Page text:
A DTrace script to help figure out what process IO is slow

September 5, 2014

I recently made public a dtrace script I wrote, which gives you per file descriptor IO breakdowns for a particular process. I think it's both an interesting, useful tool and probably not quite the right approach to diagnose this sort of problem, so I want to talk about both the problem and what it tells you. To start with, the problem.

Suppose, not entirely hypothetically, that you have a relatively complex multi-process setup with data flowing between the various processes and the whole thing is (too) slow. Somewhere in the whole assemblage is a bottleneck. Basic monitoring tools for things like disk IO and network bandwidth will give you aggregate status over the entire assemblage, but they can only point out the obvious bottlenecks (total disk IO, total network bandwidth, etc). What we'd like to do here is peer inside the multi-process assemblage to see which data flows are fast and which are slow. This per-data-flow breakdown is why the script shows IO on a per file descriptor basis.

What the DTrace script's output looks like is this:

s fd   7w:   10 MB/s  waiting ms: 241 / 1000   ( 10 KB avg *   955)
p fd   8r:   10 MB/s  waiting ms:  39 / 1000   ( 10 KB avg *   955)
s fd  11w:    0 MB/s  waiting ms:   0 / 1000   (  5 KB avg *     2)
p fd  17r:    0 MB/s  waiting ms:   0 / 1000   (  5 KB avg *     2)
s fd  19w:   12 MB/s  waiting ms: 354 / 1000   ( 10 KB avg *  1206)
p fd  21r:   12 MB/s  waiting ms:  43 / 1000   ( 10 KB avg *  1206)
  fd 999r:   22 MB/s  waiting ms:  83 / 1000   ( 10 KB avg *  2164)
  fd 999w:   22 MB/s  waiting ms: 595 / 1000   ( 10 KB avg *  2164)
IO waits:  read:  83 ms  write: 595 ms  total: 679 ms 

(This is a per-second figure averaged over ten seconds and file descriptor 999 is for the total read and write activity. pfiles can be used to tell what each file descriptor is connected to if you don't already know.)

Right away we can tell a fair amount about what this process is doing; it's clearly copying two streams of data from inputs to outputs (with a third one not doing much). It's also spending much more of its IO wait time writing the data rather than waiting for there to be more input, although the picture here is misleading because it's also making pollsys() calls and I wasn't tracking the time spent waiting in those (or the time spent in other syscalls).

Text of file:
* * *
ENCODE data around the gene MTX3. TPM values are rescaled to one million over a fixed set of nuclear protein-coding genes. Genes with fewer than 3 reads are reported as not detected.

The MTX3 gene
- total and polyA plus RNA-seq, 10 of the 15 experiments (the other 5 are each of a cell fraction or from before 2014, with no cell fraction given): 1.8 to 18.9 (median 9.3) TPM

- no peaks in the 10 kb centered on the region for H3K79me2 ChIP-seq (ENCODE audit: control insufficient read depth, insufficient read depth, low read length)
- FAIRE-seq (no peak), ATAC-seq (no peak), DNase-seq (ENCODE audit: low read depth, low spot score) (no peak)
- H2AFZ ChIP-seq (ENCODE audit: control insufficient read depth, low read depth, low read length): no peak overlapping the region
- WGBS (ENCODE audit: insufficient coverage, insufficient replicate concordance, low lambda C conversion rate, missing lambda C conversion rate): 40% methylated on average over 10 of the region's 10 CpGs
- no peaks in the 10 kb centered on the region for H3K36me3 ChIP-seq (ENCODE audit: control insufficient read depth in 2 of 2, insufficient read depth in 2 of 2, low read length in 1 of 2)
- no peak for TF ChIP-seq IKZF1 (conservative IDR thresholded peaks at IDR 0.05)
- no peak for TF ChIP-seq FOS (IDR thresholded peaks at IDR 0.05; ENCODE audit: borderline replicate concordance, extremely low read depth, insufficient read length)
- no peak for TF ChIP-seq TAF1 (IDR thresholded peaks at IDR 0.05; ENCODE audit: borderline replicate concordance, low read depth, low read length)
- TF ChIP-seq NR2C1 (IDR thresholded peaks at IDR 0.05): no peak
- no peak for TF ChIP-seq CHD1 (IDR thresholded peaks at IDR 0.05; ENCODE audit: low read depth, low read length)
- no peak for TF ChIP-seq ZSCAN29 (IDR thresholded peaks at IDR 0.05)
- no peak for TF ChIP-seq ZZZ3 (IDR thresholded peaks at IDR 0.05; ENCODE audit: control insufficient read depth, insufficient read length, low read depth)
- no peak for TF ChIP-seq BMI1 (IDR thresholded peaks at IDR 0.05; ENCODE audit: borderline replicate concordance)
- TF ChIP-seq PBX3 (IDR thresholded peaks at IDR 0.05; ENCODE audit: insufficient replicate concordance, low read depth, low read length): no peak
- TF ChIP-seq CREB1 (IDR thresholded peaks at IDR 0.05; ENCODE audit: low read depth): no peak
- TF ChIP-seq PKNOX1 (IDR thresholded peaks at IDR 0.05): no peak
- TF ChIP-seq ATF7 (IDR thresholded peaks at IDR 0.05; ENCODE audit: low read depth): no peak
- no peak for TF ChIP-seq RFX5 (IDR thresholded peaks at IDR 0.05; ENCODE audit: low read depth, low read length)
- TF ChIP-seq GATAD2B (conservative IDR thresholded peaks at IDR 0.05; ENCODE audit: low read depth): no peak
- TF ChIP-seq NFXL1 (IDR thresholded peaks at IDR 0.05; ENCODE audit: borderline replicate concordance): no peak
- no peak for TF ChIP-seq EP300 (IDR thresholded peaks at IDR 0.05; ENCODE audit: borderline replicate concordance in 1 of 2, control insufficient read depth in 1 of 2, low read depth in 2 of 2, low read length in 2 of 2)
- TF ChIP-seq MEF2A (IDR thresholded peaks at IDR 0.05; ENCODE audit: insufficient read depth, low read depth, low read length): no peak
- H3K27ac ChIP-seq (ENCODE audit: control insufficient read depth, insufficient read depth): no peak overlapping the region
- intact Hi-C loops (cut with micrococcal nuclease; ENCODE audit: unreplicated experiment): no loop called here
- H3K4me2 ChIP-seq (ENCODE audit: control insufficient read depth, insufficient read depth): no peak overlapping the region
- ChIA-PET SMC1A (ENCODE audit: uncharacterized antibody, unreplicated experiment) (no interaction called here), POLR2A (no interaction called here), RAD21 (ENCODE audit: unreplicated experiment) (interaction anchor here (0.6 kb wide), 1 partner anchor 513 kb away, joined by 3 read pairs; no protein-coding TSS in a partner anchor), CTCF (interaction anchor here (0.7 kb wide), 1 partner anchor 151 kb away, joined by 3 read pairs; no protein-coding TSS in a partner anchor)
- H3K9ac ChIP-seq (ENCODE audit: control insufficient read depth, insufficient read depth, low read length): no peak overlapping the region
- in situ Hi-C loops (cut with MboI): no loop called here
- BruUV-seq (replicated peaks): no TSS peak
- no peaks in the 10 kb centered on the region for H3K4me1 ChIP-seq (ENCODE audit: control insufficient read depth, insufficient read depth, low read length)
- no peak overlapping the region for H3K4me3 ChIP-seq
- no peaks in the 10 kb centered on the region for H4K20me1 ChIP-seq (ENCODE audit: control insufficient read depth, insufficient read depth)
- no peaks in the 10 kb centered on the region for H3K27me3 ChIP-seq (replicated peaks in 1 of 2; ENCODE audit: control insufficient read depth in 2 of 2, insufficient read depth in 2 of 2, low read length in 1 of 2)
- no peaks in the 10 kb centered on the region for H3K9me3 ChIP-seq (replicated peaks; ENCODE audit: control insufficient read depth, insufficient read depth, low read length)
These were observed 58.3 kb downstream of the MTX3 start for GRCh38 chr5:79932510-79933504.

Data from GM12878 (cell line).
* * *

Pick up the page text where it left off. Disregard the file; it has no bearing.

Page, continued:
(The limited measurement is partly an artifact of what I needed to diagnose our problem.)

What I'm not sure about this DTrace script is if it's the most useful and informative way to peer into this problem. Its output points straight to network writes being the bottleneck (for reasons that I don't know) but that discovery seems indirect and kind of happenstance, visible only because I decided to track how long IO on each file descriptor took. In particular it feels like there are things I ought to be measuring here that would give me more useful and pointed information, but I can't think of what else to measure. It's as if I'm not asking quite the right questions.

(I've looked at Brendan Gregg's Off-CPU Analysis; an off-cpu flamegraph analysis actually kind of pointed in the direction of network writes too, but it was hard to interpret and get too much from. Wanting some degree of confirmation and visibility into this led me to write fdrwmon.d.)

Written on 05 September 2014.
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Last modified: Fri Sep 5 23:34:57 2014
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